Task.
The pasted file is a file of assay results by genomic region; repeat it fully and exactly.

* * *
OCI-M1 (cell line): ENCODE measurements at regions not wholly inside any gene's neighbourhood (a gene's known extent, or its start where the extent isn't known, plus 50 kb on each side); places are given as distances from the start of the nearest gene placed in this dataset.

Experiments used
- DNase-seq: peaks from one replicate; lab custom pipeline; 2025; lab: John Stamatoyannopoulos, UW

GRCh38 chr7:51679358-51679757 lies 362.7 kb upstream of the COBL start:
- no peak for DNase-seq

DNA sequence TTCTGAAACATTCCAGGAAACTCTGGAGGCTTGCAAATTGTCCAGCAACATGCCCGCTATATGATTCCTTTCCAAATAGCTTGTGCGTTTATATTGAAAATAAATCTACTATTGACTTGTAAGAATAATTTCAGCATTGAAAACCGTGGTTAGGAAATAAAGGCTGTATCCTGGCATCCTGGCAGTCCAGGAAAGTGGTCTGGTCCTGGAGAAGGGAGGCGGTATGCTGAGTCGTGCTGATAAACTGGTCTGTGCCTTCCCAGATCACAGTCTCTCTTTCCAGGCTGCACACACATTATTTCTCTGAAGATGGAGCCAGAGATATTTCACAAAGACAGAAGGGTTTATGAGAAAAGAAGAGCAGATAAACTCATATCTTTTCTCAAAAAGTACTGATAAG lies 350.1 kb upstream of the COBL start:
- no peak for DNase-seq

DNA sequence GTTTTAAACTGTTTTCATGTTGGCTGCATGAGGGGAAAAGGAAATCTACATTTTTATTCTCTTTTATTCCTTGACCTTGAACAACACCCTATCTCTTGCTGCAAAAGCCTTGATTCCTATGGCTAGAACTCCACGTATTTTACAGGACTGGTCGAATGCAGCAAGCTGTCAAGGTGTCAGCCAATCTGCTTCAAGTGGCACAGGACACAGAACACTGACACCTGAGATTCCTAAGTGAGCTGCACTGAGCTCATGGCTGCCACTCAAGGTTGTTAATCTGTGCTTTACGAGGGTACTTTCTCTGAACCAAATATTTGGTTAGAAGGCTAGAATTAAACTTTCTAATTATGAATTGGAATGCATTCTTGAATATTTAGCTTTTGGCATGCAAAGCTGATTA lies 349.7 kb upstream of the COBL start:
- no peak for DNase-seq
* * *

OCI-M1 (cell line): ENCODE measurements at regions not wholly inside any gene's neighbourhood (a gene's known extent, or its start where the extent isn't known, plus 50 kb on each side); places are given as distances from the start of the nearest gene placed in this dataset.

Experiments used
- DNase-seq: peaks from one replicate; lab custom pipeline; 2025; lab: John Stamatoyannopoulos, UW

GRCh38 chr7:51679358-51679757 lies 362.7 kb upstream of the COBL start:
- no peak for DNase-seq

DNA sequence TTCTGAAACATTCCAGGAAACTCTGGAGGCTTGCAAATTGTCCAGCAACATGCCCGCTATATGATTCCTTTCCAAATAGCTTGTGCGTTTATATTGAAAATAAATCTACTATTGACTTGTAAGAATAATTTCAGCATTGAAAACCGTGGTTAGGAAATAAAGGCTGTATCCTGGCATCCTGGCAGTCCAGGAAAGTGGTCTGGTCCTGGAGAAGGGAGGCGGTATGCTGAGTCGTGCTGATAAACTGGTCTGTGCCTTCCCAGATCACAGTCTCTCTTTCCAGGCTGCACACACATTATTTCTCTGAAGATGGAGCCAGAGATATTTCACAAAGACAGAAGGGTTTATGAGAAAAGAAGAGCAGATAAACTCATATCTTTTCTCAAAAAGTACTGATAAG lies 350.1 kb upstream of the COBL start:
- no peak for DNase-seq

DNA sequence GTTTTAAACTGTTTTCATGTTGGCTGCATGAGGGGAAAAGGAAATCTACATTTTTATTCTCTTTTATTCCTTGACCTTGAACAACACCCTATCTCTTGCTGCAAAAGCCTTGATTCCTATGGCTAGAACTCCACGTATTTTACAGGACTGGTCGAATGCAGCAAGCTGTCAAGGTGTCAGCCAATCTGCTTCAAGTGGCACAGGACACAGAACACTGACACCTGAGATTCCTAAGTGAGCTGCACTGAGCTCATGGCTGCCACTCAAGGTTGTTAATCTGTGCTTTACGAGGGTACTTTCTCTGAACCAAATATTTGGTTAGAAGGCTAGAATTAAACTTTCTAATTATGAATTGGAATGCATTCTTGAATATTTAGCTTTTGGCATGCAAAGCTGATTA lies 349.7 kb upstream of the COBL start:
- no peak for DNase-seq